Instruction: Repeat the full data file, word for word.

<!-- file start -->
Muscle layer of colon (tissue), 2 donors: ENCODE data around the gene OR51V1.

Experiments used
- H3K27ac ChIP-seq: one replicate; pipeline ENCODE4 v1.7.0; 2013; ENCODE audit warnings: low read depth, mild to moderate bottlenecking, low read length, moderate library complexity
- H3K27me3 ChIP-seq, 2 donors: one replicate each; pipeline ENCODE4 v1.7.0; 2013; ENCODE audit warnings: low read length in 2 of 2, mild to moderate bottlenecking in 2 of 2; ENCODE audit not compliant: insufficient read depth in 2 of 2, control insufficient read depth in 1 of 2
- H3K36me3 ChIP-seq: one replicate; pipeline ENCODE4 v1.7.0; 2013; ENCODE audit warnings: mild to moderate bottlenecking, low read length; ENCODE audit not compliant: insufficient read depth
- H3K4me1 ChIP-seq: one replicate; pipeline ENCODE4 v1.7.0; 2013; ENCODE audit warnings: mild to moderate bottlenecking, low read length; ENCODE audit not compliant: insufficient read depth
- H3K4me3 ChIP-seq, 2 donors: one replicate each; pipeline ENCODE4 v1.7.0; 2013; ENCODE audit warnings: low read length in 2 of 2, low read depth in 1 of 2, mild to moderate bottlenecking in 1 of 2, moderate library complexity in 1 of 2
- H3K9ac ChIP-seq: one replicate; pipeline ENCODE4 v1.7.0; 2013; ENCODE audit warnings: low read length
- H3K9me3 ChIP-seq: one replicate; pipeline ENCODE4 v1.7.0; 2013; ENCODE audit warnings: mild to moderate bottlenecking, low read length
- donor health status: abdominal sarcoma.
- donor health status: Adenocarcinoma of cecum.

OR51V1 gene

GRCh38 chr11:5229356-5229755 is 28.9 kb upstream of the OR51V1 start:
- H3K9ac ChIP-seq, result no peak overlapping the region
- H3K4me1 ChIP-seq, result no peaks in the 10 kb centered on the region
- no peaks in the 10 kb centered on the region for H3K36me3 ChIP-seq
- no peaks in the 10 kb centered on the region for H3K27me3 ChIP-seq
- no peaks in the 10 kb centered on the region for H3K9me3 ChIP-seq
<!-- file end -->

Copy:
Muscle layer of colon (tissue), 2 donors: ENCODE data around the gene OR51V1.

Experiments used
- H3K27ac ChIP-seq: one replicate; pipeline ENCODE4 v1.7.0; 2013; ENCODE audit warnings: low read depth, mild to moderate bottlenecking, low read length, moderate library complexity
- H3K27me3 ChIP-seq, 2 donors: one replicate each; pipeline ENCODE4 v1.7.0; 2013; ENCODE audit warnings: low read length in 2 of 2, mild to moderate bottlenecking in 2 of 2; ENCODE audit not compliant: insufficient read depth in 2 of 2, control insufficient read depth in 1 of 2
- H3K36me3 ChIP-seq: one replicate; pipeline ENCODE4 v1.7.0; 2013; ENCODE audit warnings: mild to moderate bottlenecking, low read length; ENCODE audit not compliant: insufficient read depth
- H3K4me1 ChIP-seq: one replicate; pipeline ENCODE4 v1.7.0; 2013; ENCODE audit warnings: mild to moderate bottlenecking, low read length; ENCODE audit not compliant: insufficient read depth
- H3K4me3 ChIP-seq, 2 donors: one replicate each; pipeline ENCODE4 v1.7.0; 2013; ENCODE audit warnings: low read length in 2 of 2, low read depth in 1 of 2, mild to moderate bottlenecking in 1 of 2, moderate library complexity in 1 of 2
- H3K9ac ChIP-seq: one replicate; pipeline ENCODE4 v1.7.0; 2013; ENCODE audit warnings: low read length
- H3K9me3 ChIP-seq: one replicate; pipeline ENCODE4 v1.7.0; 2013; ENCODE audit warnings: mild to moderate bottlenecking, low read length
- donor health status: abdominal sarcoma.
- donor health status: Adenocarcinoma of cecum.

OR51V1 gene

GRCh38 chr11:5229356-5229755 is 28.9 kb upstream of the OR51V1 start:
- H3K9ac ChIP-seq, result no peak overlapping the region
- H3K4me1 ChIP-seq, result no peaks in the 10 kb centered on the region
- no peaks in the 10 kb centered on the region for H3K36me3 ChIP-seq
- no peaks in the 10 kb centered on the region for H3K27me3 ChIP-seq
- no peaks in the 10 kb centered on the region for H3K9me3 ChIP-seq